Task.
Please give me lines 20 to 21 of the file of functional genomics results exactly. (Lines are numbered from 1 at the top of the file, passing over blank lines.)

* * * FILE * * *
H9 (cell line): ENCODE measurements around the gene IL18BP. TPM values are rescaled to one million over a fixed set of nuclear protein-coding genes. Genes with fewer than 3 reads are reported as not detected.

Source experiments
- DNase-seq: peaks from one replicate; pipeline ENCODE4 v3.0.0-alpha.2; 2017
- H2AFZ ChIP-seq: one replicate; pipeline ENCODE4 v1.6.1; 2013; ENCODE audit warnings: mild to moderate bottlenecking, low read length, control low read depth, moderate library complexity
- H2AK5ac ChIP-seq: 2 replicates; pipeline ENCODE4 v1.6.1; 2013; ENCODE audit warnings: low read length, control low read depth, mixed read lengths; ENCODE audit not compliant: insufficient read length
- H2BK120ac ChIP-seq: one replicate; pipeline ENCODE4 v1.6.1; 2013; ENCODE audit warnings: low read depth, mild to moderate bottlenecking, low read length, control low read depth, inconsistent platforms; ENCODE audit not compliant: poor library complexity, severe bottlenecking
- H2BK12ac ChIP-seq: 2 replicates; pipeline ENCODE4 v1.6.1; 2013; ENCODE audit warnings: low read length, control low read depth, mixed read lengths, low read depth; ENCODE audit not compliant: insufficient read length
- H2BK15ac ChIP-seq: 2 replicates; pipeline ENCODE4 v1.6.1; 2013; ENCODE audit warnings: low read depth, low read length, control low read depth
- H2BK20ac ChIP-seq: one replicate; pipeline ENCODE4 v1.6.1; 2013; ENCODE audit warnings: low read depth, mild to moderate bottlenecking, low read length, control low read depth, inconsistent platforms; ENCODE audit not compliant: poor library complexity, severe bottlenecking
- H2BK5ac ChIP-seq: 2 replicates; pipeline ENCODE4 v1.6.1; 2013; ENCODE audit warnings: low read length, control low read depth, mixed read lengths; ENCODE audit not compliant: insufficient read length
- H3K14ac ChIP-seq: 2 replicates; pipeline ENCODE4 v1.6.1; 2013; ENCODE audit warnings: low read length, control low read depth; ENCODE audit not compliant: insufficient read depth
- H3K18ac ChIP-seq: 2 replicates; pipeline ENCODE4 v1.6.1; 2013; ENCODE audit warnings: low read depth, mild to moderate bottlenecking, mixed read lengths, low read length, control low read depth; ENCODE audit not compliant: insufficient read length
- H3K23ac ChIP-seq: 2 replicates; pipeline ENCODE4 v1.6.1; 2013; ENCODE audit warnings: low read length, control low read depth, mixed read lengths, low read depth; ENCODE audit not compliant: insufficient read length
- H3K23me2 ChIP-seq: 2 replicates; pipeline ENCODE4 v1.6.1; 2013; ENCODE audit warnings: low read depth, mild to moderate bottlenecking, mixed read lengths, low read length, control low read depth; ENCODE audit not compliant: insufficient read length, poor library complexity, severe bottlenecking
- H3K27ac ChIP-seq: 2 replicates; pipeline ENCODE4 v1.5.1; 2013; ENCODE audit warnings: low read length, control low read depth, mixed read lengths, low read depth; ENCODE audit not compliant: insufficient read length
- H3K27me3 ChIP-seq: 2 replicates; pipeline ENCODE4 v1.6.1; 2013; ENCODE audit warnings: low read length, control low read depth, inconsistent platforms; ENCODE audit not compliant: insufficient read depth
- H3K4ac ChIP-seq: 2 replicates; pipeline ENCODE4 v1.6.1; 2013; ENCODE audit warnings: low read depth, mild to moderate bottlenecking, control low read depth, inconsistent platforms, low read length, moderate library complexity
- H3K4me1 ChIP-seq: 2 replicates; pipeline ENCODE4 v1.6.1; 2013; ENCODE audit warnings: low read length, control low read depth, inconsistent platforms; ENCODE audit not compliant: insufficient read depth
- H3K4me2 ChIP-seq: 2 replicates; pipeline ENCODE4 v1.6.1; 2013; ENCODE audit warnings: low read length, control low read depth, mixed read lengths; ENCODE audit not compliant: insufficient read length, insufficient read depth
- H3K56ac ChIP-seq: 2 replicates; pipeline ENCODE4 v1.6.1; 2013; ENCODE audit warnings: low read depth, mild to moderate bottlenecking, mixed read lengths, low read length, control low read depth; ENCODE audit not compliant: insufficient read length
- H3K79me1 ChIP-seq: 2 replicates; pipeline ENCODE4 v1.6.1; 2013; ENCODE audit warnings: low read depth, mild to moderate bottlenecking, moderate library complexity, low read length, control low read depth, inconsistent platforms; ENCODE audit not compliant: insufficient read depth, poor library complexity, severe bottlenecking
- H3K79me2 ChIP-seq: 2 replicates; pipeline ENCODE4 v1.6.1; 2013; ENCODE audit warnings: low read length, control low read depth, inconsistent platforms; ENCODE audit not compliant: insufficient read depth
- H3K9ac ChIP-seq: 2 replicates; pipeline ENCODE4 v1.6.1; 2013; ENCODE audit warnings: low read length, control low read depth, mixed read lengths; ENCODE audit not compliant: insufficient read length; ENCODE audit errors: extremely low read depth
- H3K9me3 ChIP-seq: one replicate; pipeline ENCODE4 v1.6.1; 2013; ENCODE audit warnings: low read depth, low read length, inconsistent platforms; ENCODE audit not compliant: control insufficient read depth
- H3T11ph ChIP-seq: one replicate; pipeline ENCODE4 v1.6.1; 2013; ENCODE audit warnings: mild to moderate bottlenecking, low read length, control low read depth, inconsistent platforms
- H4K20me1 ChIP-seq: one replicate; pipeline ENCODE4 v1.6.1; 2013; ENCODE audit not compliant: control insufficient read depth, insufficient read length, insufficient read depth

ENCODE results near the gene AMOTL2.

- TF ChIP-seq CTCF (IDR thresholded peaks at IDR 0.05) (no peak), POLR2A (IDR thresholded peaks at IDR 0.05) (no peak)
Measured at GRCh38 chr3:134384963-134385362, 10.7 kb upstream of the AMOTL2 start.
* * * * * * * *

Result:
- H3K56ac ChIP-seq: 2 replicates; pipeline ENCODE4 v1.6.1; 2013; ENCODE audit warnings: low read depth, mild to moderate bottlenecking, mixed read lengths, low read length, control low read depth; ENCODE audit not compliant: insufficient read length
- H3K79me1 ChIP-seq: 2 replicates; pipeline ENCODE4 v1.6.1; 2013; ENCODE audit warnings: low read depth, mild to moderate bottlenecking, moderate library complexity, low read length, control low read depth, inconsistent platforms; ENCODE audit not compliant: insufficient read depth, poor library complexity, severe bottlenecking